The trend of low-carbohydrate diets has received much attention in recent years. Many diet trends, such as the Atkins diet, South Beach diet and low-GI diets, all adhere to similar principles of limiting the intake of simple carbohydrates while increasing lean protein and dietary fiber amounts. Each diet functions slightly differently and will have different results depending on the dieter's metabolism and lifestyle. Since each dieter is different, there is no "best" low carb diet; however, examining each different diet will allow the dieter to choose the one best for her particular body and goals.
The Atkins Diet
The Atkins Nutritional Approach, also called the Atkins Diet, has received much press coverage. This diet was created by Robert Atkins, MD, in 1972 and modified with a new nutritional approach with his 2002 book, "Dr. Atkins' New Diet Revolution."
The principles of this diet limit the dieter to approximately 20g of "net carbohydrates" per day, and then gradually increase that amount as the diet progresses. Net carbs are calculated by reading the nutrition label and subtracting dietary fiber and sugar alcohol carbs from the total carbohydrate count to get the "net carb" count - the carbohydrates that actually impact the body. The diet is divided into four "phases" - induction, ongoing weight loss, pre-maintenance and lifetime maintenance.
Induction is the most limited phase. There, the dieter is limited to 20g net carbs per day. This phase forbids all simple carbohydrates, most complex carbohydrates and even most naturally occurring sugars, such as fruits and certain vegetables. This phase puts the body into a state of ketosis, in which the body burns stored fat as fuel. Following the induction phases, the dieter adds carbohydrates back in the form of fiber-rich complex carbohydrates. Once the weight loss goal is achieved, the dieter enters the lifetime maintenance stage, where the amount of carb intake is balanced so the dieter neither gains nor loses weight. This diet is effective but limiting. It requires adherence to the principles of the phases that constrict daily choices. Finding Atkins-friendly meals can be a challenge, and the supplement bars and shakes sold by the Atkins Company can be expensive.
The South Beach Diet
Arthur Agatston, MD, created the South Beach Diet in the mid-1990s as a part of his cardiology practice. Similar to the Atkins diet, this diet places emphasis on replacing simple carbohydrates with complex carbs rich in fiber that do not cause the body to produce too much insulin.
Like the Atkins Diet, the South Beach Diet is divided into phases. The first phase is similar to the Atkins induction phase, in which carbohydrate intake is restricted and dieters focus on intake of lean proteins and vegetables. In the second phase, the restrictions are lifted slightly to allow the dieter to enjoy complex carbohydrates such as whole grains, whole wheat pastas and breads, and other fiber rich alternatives. This balanced approach leads to continued weight loss, which is then followed up, like Atkins, with a maintenance phase in which balance between carb intake and weight is achieved.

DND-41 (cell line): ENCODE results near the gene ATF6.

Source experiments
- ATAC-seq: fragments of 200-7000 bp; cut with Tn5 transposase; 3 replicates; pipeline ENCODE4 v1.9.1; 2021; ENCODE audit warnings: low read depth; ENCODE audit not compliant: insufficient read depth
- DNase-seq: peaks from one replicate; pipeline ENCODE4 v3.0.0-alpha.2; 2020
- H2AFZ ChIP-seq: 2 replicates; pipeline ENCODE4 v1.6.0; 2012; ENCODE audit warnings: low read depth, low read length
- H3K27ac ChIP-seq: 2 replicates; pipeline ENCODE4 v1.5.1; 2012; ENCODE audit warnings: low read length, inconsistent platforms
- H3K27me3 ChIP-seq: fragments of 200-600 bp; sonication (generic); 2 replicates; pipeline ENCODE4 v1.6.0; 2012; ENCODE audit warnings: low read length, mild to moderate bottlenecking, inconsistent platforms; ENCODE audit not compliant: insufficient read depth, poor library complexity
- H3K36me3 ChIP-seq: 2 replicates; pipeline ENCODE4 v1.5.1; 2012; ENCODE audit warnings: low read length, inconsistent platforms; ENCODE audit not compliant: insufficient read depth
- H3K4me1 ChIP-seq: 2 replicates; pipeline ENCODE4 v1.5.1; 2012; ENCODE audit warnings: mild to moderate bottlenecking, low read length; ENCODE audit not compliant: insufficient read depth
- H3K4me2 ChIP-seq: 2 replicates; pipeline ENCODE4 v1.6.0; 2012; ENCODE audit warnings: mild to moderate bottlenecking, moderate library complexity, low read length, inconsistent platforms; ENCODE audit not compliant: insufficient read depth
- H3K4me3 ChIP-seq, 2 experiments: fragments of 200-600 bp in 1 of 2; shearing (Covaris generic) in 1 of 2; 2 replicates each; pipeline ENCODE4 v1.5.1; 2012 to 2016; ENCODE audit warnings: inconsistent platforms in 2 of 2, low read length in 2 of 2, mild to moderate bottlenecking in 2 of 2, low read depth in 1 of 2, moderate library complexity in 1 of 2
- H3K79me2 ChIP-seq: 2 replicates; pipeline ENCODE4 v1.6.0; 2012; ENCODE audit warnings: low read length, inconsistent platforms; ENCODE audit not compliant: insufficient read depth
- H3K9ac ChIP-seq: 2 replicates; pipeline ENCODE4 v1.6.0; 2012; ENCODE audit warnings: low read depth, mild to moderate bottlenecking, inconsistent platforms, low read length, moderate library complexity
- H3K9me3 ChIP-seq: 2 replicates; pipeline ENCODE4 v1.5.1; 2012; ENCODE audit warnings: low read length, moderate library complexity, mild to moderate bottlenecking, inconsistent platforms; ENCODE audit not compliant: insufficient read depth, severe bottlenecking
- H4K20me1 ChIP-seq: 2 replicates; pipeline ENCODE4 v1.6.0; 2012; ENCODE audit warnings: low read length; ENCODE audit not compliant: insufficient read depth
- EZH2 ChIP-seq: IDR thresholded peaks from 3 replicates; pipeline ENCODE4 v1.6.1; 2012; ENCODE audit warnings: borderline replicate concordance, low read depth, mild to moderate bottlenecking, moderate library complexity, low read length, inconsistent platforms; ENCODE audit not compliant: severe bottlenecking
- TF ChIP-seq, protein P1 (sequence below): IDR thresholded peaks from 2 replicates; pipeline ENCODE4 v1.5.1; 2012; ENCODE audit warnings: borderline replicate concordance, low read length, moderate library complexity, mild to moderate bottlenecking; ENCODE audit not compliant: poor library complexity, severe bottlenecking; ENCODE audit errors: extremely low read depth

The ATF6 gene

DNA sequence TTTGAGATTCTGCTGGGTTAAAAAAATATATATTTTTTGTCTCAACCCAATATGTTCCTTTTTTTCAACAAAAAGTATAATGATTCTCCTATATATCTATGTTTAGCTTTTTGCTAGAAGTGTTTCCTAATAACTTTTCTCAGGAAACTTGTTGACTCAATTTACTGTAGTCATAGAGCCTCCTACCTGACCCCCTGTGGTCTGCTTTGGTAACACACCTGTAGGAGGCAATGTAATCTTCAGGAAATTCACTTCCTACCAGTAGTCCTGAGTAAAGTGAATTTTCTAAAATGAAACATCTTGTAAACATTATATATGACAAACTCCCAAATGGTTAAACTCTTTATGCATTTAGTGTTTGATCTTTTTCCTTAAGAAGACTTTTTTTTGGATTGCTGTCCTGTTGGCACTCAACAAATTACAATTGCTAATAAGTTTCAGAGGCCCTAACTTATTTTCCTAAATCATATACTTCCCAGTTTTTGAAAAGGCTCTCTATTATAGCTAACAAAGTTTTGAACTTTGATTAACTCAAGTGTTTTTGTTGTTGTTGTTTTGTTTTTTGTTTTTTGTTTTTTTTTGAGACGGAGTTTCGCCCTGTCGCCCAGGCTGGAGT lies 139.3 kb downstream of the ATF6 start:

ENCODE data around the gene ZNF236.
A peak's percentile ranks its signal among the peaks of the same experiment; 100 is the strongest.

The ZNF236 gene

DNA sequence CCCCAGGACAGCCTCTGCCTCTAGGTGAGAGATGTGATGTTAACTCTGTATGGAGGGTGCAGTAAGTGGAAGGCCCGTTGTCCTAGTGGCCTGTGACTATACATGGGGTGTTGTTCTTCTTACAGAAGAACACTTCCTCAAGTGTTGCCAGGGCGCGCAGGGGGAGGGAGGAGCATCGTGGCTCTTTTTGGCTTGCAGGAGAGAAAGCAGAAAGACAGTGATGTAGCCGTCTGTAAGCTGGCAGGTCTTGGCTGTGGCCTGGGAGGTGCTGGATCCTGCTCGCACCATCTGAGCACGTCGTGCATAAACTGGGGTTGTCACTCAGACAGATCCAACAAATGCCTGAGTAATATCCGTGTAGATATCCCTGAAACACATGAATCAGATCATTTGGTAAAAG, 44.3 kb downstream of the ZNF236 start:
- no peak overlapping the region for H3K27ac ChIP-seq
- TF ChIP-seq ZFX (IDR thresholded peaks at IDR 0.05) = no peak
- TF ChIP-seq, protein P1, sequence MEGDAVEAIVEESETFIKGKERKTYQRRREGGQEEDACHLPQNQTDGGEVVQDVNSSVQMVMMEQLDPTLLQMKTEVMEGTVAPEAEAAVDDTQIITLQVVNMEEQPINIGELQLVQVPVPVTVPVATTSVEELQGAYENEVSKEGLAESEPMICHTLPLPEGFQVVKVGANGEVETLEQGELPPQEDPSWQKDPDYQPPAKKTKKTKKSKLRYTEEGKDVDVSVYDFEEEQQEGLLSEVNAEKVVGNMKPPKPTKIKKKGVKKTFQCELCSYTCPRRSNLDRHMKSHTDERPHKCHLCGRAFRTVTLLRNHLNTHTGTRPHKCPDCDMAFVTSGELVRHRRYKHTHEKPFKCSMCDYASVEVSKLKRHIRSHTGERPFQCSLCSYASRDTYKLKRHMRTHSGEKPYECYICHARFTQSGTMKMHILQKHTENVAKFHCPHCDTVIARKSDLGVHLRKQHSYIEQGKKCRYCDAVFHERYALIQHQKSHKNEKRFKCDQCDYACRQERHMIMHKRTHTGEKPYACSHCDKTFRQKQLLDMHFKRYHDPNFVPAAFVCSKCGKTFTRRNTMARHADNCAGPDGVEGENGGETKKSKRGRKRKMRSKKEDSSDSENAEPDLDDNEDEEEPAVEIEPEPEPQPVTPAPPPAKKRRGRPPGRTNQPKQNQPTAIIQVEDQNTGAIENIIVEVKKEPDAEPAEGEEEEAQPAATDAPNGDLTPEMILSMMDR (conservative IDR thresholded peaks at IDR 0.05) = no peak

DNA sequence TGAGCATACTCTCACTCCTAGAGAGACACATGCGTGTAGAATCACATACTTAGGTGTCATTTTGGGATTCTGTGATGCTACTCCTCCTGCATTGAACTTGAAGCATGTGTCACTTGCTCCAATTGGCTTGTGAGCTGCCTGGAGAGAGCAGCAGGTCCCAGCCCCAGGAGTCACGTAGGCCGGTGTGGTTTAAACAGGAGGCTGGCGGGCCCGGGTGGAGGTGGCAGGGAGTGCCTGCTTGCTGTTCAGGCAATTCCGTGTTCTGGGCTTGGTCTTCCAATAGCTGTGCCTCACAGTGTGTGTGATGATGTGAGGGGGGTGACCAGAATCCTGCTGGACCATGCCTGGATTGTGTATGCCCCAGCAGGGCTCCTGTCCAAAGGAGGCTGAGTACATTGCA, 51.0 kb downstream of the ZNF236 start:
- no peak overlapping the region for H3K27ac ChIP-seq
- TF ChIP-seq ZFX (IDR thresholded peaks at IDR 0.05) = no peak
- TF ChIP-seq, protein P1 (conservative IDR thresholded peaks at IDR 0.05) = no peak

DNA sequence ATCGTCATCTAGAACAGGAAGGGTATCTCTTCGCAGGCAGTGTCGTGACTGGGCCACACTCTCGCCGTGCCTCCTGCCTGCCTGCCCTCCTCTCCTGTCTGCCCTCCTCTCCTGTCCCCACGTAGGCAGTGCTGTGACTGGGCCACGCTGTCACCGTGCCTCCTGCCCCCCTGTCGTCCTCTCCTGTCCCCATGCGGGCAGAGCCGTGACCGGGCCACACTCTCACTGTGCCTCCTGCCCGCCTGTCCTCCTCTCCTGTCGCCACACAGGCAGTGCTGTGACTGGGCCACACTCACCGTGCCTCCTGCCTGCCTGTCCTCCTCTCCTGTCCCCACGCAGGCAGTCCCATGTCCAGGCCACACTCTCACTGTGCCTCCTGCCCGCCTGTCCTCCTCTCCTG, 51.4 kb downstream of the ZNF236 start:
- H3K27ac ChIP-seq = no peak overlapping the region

Considerably less restrictive than the Atkins Diet, the South Beach Diet approaches carbs as necessary. The allowance of whole grains and other complex carbohydrates make this diet somewhat easier to adhere to in the long term. It is, however, still restricted in that dieters must adhere to the rules of the diet, which can be difficult when dining out.
The GI Diet
Another carbohydrate restricting diet is the GI Diet. This plan focuses on food's influence upon the blood sugar. High GI foods have a greater impact, impeding fat burn and weight loss, where low GI foods have a lesser impact. Principles of the GI diet are straightforward. They allow for much of the same foods as the Atkins and South Beach diets, steering the dieter toward increasing the intake of lean protein and fiber-rich vegetables. The main tenet of the GI diet is balance--if a high GI food is eaten, it should be eaten in conjunction with a low GI food to balance the impact upon blood sugar. Out of the three diets, this is the least restrictive, but this can mean that the dieter may find it easier to stray, thus making the diet less effective. On any low carb diet, it is important that the dieter gauge her body's reactions to the changes made and adjust accordingly--what works for one dieter, be it Atkins, South Beach or low GI--may not work for another.